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PANTHER CREEK BEAVER RESTORATION ASSESSMENT TOOL BUILDING REALISTIC EXPECTATIONS FOR PARTNERING WITH BEAVER IN RESTORATION & CONSERVATION Recommended Citation

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This report presents an application of the Beaver Restoration Assessment Tool 3.0.20 (BRAT; http://brat.riverscapes.xyz/), a tool for building realistic expectations for partnering with beaver in conservation and restoration (Macfarlane et al., 2017). In this application, we analyzed all the perennial rivers and streams within the Panther Creek watershed.Ut
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... Namely, they conservatively suggest that most meadows' proximity to campground infrastructure outweighs the indirect recreational benefits the beaver may bring. Yet although an infrastructure flooding risk can exist, it will not necessarily materialize or be unmitigable (Macfarlane et al. 2019). This is especially true since local human population attitudes towards wildlife frequently influence management decisions or approach outcomes (Decker et al. 2001). ...
... The validation of this output, based on the three forms of model verification overviewed in Methods from Macfarlane et al. (2014) and Macfarlane et al. (2019), is discussed below, with formatting and analyses closely following these two publications. The analyses are then followed by an overall output interpretation. ...
... It excludes limiting factors that were < 1% of the stream network. Cartographic format similar to maps created by Chalese Hafen (seeMacfarlane et al. 2019) ...
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Across the western United States, researchers are increasingly working with beaver (Castor canadensis) for process-based stream and watershed restoration. One recently-developed geographic information system-based tool, the Beaver Restoration Assessment Tool (BRAT), analyzes opportunities for beaver-assisted restoration (BAR) at a landscape-scale. However, this tool benefits significantly from human dimensions-inclusive, basin-centralized beaver knowledge for proper interpretation. Unfortunately, this information is scattered or absent in most semi-arid and arid southern California basins. This study thus sought to gather and produce this information through an explorative, benefits-maximizing approach to landscape-scale BAR opportunities assessment in one of these basins, the Salinas River. 49.2 km of beaver dam field surveys, an emailed survey and interviews completed by 39 riparian organizations and residents, and a BRAT model run produced: an ANOVA-driven statistical determination of beaver damming hotspot areas, a beaver damming consistency range map, seven computer assisted qualitative data analysis themes, and BRAT dam capacity and management outputs. When combined, these products revealed basin beaver dam dynamics, population behavior, ecosystem impacts, and human dimensions information that, despite their high-level nature, improved the quality and applicability of assessment recommendations. Ultimately, this study demonstrates how integrating a qualitative data component in landscape-scale BAR assessments is valuable for understanding basin-specific BAR opportunities and considerations, especially for basins without extensive prior beaver research efforts. Study findings also support literature that suggests the current BAR field’s focus on beaver damming, and not other beaver activities, may be too restrictive for maximizing its potential in California basins similar to the Salinas River. Perhaps most interestingly, study findings suggest that beaver may be more prevalent in southern California rivers and their tributaries than has been commonly understood. That beaver extensively utilize the Salinas River basin warrants further research efforts in this basin, in addition to surveys and studies in other major southern California basins, to better understand their prevalence and potential ecosystem tradeoffs within these hydrologic regions. To this point, in these basins where beaver need no reintroduction, California beaver advocacy groups may better promote proactive beaver management by adjusting education and communication strategies to emphasize these potential tradeoffs. In doing so, they have an opportunity to impart a healthier understanding among human communities of local ecosystem complexities.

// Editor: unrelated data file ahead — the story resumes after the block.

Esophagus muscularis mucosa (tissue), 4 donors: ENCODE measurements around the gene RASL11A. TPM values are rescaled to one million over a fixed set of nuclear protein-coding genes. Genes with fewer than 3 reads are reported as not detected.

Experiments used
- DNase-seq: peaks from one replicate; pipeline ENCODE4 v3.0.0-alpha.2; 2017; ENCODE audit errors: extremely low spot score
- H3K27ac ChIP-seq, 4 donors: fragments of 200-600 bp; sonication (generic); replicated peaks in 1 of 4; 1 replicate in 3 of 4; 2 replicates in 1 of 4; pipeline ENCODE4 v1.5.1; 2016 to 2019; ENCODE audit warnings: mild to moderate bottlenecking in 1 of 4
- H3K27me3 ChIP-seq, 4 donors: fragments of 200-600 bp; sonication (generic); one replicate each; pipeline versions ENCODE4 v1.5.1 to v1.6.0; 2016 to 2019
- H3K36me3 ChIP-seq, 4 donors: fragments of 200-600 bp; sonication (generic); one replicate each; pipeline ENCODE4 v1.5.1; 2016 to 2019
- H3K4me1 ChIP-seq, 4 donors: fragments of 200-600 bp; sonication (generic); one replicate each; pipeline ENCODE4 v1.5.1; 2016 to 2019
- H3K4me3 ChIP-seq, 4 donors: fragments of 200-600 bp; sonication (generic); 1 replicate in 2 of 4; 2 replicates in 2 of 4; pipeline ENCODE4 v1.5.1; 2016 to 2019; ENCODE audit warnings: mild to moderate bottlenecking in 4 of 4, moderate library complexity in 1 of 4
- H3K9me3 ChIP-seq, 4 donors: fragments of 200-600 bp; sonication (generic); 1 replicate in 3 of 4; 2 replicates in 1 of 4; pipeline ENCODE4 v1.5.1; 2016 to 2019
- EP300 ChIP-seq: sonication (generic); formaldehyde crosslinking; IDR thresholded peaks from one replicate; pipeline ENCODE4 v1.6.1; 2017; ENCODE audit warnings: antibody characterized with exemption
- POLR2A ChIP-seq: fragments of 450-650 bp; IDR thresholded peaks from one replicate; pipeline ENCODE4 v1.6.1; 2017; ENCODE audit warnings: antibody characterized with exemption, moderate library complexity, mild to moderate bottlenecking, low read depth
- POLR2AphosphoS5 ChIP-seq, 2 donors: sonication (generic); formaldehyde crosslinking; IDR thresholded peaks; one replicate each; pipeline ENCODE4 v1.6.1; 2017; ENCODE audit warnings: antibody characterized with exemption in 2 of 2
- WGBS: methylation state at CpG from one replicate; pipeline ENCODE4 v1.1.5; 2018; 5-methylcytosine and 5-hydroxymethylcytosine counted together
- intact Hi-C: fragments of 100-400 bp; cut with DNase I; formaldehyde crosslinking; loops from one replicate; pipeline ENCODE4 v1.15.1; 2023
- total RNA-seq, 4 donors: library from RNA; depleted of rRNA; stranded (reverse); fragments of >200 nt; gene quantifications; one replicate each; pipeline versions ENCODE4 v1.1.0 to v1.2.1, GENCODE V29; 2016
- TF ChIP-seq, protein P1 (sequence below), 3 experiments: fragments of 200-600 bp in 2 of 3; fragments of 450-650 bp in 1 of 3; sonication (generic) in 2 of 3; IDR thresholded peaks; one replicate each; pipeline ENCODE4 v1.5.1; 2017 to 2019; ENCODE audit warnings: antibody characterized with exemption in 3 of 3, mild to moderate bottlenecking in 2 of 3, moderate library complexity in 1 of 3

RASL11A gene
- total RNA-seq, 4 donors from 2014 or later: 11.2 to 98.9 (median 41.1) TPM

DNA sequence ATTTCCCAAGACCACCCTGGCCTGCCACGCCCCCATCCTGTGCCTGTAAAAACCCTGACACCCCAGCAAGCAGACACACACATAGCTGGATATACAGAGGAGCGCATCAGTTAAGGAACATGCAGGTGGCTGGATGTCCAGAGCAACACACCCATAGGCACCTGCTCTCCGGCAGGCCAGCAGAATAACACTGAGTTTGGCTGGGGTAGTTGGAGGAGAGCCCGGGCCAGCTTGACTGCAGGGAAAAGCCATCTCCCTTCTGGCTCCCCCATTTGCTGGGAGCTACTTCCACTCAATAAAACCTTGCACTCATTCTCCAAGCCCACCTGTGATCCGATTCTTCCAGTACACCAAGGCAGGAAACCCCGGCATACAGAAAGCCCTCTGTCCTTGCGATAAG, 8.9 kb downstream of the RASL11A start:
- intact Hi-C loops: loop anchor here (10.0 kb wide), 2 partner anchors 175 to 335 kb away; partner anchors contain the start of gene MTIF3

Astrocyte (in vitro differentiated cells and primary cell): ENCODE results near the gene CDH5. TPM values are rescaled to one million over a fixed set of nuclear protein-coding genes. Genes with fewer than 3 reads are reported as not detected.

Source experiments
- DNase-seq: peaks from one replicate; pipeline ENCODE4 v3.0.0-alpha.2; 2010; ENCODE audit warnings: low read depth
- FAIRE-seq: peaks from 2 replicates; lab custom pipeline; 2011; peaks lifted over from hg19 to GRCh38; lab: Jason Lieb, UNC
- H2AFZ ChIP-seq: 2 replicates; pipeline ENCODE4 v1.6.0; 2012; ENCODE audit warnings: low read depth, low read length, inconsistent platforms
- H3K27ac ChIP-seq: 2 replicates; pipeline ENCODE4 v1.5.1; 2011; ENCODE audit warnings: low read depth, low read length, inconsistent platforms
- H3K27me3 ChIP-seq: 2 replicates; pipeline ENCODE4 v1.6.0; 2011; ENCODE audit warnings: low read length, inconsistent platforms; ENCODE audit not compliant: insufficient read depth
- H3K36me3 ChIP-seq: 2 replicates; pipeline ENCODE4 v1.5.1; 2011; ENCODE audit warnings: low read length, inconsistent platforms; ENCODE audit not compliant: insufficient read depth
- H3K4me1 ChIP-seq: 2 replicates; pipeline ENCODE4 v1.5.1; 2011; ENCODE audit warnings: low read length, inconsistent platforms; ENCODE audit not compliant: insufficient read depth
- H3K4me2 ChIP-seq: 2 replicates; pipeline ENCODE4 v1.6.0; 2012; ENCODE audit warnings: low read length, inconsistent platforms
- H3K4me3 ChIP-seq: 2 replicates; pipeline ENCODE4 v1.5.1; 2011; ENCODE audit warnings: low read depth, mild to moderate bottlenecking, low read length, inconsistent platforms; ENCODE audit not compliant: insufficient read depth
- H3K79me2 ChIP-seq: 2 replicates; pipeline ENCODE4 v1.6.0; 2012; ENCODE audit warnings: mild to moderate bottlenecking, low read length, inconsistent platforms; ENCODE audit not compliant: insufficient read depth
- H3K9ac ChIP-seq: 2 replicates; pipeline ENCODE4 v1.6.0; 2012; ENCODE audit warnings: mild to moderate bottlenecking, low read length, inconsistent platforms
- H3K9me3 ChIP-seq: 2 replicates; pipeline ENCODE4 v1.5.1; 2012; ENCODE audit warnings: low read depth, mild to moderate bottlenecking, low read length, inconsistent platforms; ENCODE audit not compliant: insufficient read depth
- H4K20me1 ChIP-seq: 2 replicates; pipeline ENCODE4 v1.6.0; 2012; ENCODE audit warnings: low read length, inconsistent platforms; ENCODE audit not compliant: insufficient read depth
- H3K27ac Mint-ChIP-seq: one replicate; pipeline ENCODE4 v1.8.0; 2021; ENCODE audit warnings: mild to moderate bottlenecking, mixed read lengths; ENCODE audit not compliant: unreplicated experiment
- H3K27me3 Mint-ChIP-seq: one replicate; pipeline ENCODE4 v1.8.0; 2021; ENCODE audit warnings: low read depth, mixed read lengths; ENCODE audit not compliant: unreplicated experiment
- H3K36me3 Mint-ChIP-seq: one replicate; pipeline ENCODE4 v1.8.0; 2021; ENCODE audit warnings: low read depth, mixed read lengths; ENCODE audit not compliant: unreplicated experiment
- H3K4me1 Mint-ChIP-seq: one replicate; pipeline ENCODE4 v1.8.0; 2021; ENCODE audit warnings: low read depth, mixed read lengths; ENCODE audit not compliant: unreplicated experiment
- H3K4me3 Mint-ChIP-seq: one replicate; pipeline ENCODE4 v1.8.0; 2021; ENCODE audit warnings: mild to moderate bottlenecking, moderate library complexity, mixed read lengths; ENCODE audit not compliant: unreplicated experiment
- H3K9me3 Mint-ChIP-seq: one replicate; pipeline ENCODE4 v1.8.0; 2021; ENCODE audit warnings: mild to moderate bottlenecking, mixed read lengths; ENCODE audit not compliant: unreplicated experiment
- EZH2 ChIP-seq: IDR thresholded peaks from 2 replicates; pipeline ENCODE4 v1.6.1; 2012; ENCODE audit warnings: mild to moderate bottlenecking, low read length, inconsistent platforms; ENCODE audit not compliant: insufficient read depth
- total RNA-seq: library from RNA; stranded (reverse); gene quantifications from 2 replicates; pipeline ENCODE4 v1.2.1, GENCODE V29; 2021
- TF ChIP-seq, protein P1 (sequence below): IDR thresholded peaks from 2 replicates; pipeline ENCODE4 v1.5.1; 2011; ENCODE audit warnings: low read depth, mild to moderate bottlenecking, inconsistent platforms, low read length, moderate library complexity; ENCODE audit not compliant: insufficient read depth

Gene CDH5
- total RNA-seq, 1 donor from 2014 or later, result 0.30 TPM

... Note that, breaches and blow outs accelerate the riverscapes evolution model (Figure 11) as outlined in (Pollock et al., 2014). Specific example here from Macfarlane (2019). ...